US ambassador: Carter Centre should be observing recount
Georgetown – The United States Ambassador to Guyana, Sarah-Ann Lynch, Friday pushed for the US-based Carter Centre and the International Republican Institute (IRI) to be allowed into the country to observe the recount of the ballots cast in the disputed March 2 regional and general elections here.
The Guyana Elections Commission (GECOM) is holding the recount after both the ruling coalition, A Partnership for National Unity (APNU) and the main opposition People’s Progressive Party/Civic (PPP/C) claimed victory at the polls for control of the 65-member National Assembly.
Speaking on the 94.1 FM’s “Jumpstart Morning Show”, the US diplomat told listeners that she had again written to President David Granger seeking approval for the representatives of these two organisations to be allowed to enter Guyana to observe the recount that began a week ago.
An earlier request had been turned down by Georgetown, which like many other Caribbean Community (CARICOM) countries, has implemented measures aimed at preventing the spread of the coronavirus (COVID-19) including a shutdown of its borders.
“I am very interested in getting the Carter Centre and the IRI back here to complete their work as international observers and as technical advisers,” she said, adding “they did not get to compete their work because of course the election is still ongoing”.
“They are still accredited and they would very much like to come back in and we think it is a very good idea to have a more robust international observation effort. It is just terrific that CARICOM (Caribbean Community) scrutineers are here as well as a couple of folks from the OAS”.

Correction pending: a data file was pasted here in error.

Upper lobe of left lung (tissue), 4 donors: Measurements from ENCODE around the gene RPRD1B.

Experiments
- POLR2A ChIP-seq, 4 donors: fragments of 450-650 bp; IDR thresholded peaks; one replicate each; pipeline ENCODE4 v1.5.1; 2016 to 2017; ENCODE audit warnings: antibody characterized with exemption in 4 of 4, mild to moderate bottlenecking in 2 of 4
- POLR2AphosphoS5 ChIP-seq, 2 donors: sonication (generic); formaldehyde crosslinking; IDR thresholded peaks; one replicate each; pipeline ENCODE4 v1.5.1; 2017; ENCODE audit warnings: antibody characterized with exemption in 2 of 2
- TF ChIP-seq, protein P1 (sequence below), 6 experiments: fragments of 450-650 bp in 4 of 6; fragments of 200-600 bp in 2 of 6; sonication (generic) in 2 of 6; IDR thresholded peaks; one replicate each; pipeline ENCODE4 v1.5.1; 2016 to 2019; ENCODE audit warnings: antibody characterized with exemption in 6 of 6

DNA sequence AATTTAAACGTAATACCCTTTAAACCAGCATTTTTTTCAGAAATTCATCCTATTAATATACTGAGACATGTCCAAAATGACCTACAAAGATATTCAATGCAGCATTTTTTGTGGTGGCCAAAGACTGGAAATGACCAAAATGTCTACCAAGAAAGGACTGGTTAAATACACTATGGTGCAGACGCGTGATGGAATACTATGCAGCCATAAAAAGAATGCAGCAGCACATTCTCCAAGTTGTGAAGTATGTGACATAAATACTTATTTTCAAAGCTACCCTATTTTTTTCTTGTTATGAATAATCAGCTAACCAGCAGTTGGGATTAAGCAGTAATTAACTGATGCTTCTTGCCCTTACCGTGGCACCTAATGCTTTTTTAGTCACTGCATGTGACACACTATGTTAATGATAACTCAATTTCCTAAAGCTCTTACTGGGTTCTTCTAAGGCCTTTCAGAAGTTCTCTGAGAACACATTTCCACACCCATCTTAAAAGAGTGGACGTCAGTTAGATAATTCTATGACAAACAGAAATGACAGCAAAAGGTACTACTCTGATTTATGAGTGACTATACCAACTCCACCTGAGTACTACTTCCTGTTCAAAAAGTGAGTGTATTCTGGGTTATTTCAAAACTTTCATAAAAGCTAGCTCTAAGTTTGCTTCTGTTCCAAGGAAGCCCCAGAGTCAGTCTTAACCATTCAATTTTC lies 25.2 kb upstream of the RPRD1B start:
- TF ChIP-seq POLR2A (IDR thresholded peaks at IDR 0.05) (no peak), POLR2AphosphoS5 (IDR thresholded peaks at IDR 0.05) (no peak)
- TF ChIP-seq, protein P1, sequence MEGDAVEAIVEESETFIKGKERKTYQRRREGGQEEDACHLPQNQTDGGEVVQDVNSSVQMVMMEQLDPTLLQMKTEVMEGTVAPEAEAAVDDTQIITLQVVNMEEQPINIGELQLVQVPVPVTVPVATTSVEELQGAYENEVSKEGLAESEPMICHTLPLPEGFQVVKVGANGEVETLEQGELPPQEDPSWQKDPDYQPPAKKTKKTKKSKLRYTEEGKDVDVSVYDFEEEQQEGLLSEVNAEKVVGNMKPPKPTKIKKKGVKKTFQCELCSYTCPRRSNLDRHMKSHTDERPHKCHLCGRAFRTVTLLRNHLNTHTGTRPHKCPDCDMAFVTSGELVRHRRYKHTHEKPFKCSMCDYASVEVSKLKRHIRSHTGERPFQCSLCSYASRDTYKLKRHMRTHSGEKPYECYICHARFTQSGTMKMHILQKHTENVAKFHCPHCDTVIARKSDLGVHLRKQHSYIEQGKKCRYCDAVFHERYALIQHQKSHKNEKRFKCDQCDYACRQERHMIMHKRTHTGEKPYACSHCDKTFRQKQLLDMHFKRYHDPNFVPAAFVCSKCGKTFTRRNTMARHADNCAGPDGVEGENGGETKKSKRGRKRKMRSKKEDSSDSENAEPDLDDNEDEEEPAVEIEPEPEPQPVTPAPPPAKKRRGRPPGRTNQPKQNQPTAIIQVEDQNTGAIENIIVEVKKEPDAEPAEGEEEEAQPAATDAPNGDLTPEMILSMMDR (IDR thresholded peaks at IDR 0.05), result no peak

But the US diplomat said that these other “observers” amounted to only five and “there are ten counting stations . . . so there are not even enough international observers for each counting station.
But pressed by the host, Gordon Mosely, as to what would the Carter Centre observers be bringing to the table given that there are already observers from domestic, regional and international organisations observing the recounting exercise, she replied “a few more people would certainly be helpful”.
“I think the difference between the international observers and the other groups is that they are well trained on what the electoral procedures are and the Constitution of Guyana etc and they are very clear on the specific things that they are looking for.
“So I think a more robust effort would give the citizens confidence that the recount is transparent . . . and when it comes to conclusion it can be deemed free, fair and credible”. (CMC)